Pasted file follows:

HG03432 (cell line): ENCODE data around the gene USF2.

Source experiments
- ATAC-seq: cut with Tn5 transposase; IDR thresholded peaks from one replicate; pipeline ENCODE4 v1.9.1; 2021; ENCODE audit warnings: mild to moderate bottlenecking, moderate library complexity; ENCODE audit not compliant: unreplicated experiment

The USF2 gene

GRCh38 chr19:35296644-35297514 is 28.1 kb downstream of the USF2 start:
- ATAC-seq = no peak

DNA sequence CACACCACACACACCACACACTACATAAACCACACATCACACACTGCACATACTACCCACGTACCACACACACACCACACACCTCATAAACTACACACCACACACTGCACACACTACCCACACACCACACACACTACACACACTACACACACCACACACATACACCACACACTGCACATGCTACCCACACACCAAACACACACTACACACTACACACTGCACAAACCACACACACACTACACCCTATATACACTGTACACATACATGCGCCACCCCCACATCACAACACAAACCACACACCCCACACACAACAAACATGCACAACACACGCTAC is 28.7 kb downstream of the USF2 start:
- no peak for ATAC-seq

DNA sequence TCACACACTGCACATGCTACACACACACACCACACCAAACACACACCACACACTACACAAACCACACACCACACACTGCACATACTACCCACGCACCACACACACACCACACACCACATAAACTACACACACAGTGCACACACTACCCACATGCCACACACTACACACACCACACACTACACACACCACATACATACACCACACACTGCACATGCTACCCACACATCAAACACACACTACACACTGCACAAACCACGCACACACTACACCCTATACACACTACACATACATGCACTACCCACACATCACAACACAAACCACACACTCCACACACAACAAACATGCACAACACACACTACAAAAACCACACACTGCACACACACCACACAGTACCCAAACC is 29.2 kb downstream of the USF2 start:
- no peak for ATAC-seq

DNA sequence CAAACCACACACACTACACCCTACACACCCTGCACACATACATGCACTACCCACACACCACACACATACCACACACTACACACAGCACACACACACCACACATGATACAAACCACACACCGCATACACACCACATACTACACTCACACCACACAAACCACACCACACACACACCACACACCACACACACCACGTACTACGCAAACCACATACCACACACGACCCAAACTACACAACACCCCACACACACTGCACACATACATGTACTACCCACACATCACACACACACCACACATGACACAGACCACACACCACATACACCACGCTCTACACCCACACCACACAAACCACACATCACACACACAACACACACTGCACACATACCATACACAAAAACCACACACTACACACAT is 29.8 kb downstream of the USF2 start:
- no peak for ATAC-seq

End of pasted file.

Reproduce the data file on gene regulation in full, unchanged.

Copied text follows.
HG03432 (cell line): ENCODE data around the gene USF2.

Source experiments
- ATAC-seq: cut with Tn5 transposase; IDR thresholded peaks from one replicate; pipeline ENCODE4 v1.9.1; 2021; ENCODE audit warnings: mild to moderate bottlenecking, moderate library complexity; ENCODE audit not compliant: unreplicated experiment

The USF2 gene

GRCh38 chr19:35296644-35297514 is 28.1 kb downstream of the USF2 start:
- ATAC-seq = no peak

DNA sequence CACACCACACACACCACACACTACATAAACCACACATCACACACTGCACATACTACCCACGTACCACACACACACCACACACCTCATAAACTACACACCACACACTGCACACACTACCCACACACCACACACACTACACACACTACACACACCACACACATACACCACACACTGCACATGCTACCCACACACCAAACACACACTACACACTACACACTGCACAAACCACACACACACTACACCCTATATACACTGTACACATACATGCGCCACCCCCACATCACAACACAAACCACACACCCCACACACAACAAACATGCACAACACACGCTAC is 28.7 kb downstream of the USF2 start:
- no peak for ATAC-seq

DNA sequence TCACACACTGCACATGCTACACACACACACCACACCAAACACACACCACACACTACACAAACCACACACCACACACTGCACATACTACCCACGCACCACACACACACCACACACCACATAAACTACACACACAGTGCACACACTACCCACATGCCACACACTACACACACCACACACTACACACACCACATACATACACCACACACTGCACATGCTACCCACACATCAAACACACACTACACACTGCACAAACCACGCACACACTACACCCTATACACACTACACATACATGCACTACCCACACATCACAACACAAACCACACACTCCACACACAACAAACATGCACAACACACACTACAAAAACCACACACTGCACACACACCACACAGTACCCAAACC is 29.2 kb downstream of the USF2 start:
- no peak for ATAC-seq

DNA sequence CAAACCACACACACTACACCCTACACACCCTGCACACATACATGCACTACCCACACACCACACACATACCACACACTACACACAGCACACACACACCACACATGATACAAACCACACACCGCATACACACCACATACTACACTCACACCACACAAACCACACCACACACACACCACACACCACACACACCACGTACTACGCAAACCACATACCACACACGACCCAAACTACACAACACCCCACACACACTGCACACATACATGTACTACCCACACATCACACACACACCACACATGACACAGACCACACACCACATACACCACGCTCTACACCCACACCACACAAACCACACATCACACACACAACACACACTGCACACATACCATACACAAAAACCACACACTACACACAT is 29.8 kb downstream of the USF2 start:
- no peak for ATAC-seq